The fact that the public doesn’t know why the Center for Individual Freedom has decided to parachute into the 2016 races is a problem.

“The role of secret money leaves voters in the dark,” said Alicia Bannon, senior counsel at the Brennan Center for Justice’s Democracy Program. “In judicial races, it’s part of the problem because it obscures the conflict of interest that could appear before the courts.”

The Brennan Center is one of the leading advocates for ending judicial elections. As the Supreme Court has confirmed in rulings like Caperton v. Massey and Williams-Yulee v. The Florida Bar, the election of judges can lead to conflicts of interest, actual or perceived. Lawyers and corporations contribute to judicial candidates who may rule on cases they bring.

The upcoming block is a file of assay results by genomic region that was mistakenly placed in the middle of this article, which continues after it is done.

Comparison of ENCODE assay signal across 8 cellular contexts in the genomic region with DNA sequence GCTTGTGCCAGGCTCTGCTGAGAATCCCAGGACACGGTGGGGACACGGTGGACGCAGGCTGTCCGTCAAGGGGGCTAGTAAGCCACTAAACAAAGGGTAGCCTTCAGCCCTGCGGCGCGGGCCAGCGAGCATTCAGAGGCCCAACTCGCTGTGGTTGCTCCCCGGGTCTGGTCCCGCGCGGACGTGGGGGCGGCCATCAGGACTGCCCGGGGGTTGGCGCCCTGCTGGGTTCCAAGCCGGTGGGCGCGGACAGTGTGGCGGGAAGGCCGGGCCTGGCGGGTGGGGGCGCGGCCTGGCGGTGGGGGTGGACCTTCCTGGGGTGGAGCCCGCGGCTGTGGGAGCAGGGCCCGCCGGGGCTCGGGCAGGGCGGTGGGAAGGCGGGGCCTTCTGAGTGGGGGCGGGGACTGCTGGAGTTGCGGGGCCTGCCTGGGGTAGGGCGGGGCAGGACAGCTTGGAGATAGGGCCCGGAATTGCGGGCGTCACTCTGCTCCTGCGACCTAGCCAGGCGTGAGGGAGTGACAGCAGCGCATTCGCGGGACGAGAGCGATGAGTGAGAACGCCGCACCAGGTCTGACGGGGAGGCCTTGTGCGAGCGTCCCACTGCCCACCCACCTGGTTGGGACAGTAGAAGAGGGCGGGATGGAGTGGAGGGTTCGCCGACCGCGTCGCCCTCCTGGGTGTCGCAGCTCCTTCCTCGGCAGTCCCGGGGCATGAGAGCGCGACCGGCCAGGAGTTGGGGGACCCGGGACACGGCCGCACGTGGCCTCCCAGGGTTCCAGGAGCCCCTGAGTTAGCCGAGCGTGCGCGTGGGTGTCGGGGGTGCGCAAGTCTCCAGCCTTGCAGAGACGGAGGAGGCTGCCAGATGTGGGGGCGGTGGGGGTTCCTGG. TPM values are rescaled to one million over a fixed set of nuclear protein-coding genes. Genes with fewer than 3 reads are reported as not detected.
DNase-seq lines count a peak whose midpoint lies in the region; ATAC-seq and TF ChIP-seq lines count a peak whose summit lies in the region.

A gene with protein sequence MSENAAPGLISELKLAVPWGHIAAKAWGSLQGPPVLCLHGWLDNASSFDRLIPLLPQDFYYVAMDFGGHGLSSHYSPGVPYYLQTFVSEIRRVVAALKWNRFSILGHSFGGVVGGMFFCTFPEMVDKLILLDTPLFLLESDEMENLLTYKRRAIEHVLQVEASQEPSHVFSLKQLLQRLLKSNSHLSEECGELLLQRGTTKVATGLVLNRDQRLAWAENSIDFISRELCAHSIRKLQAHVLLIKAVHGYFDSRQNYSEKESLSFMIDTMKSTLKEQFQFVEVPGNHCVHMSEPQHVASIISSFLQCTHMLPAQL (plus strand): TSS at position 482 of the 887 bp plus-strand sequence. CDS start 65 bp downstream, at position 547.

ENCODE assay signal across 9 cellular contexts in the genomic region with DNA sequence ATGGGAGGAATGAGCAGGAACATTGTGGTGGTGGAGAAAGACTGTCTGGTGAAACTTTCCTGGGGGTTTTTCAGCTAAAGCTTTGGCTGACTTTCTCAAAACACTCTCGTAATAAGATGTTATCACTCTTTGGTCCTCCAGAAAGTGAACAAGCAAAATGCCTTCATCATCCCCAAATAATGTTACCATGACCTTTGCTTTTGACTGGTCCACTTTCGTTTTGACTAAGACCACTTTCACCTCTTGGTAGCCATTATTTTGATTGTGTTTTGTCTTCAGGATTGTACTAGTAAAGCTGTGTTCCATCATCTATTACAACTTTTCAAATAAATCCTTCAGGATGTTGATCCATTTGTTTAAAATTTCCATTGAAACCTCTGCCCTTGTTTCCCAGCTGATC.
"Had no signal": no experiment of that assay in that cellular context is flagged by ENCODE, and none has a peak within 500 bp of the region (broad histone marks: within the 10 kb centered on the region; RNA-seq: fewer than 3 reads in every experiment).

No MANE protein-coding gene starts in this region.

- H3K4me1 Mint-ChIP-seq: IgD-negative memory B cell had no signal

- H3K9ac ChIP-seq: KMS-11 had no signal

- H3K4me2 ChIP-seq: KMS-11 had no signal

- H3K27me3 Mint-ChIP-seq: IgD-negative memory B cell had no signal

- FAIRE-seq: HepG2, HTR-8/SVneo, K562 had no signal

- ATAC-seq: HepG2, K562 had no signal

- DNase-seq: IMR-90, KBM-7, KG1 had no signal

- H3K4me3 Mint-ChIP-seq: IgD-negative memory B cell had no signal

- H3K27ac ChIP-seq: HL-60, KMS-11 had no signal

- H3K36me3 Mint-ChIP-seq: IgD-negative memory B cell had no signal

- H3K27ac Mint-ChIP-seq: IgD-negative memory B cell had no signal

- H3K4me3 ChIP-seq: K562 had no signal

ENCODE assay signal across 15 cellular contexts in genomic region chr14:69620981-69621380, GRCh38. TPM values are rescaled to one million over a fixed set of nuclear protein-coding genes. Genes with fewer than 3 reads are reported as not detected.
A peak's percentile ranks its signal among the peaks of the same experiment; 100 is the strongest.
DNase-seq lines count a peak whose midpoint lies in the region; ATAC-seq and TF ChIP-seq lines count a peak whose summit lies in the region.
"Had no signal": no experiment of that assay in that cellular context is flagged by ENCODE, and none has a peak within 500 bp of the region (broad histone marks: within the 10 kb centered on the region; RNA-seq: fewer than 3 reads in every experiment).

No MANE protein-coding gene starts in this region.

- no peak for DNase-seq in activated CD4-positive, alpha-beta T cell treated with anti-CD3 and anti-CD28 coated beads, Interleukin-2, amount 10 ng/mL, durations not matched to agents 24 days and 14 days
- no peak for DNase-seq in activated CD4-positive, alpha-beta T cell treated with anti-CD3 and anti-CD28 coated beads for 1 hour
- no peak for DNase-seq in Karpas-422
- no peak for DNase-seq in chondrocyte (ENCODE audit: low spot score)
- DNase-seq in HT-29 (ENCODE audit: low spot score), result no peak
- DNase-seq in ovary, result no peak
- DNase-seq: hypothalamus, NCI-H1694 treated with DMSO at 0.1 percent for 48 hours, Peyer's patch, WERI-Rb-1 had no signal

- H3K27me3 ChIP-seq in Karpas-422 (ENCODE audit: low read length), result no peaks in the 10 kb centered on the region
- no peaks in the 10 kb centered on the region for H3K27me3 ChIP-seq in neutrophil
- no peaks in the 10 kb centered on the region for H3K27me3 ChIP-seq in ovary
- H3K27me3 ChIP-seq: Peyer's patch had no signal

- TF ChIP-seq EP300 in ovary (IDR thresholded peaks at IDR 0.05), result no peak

Four years ago, a dark-money group in Montana helped elect a state Supreme Court justice. The Montana Growth Network received a whopping $400,000 from two billionaire landowners who were suing to overturn a law that permitted public access to waterways, including on their land.

Indeed, since the Supreme Court’s 2010 Citizens United decision, supposedly independent groups like the Center for Individual Freedom have spent increasing amounts on judicial races. The Brennan Center released a report this October showing that outside groups had already set a record with $14 million dropped on TV advertising in 2016 judicial contests.

The Center for Individual Freedom isn’t the only outside group or the only side spending money on the Louisiana, Ohio and Mississippi races. In Louisiana, a political action committee called Restore Our Coast is supporting Genovese. The PAC is funded by attorneys for those who are suing oil companies for environmental damage. The Republican State Leadership Committee, a group that works to elect Republicans in state legislative and judicial elections, is spending big to support Fischer in Ohio. And in Mississippi, Griffis is backed the Mississippi Manufacturers Association and Mississippi Realtors.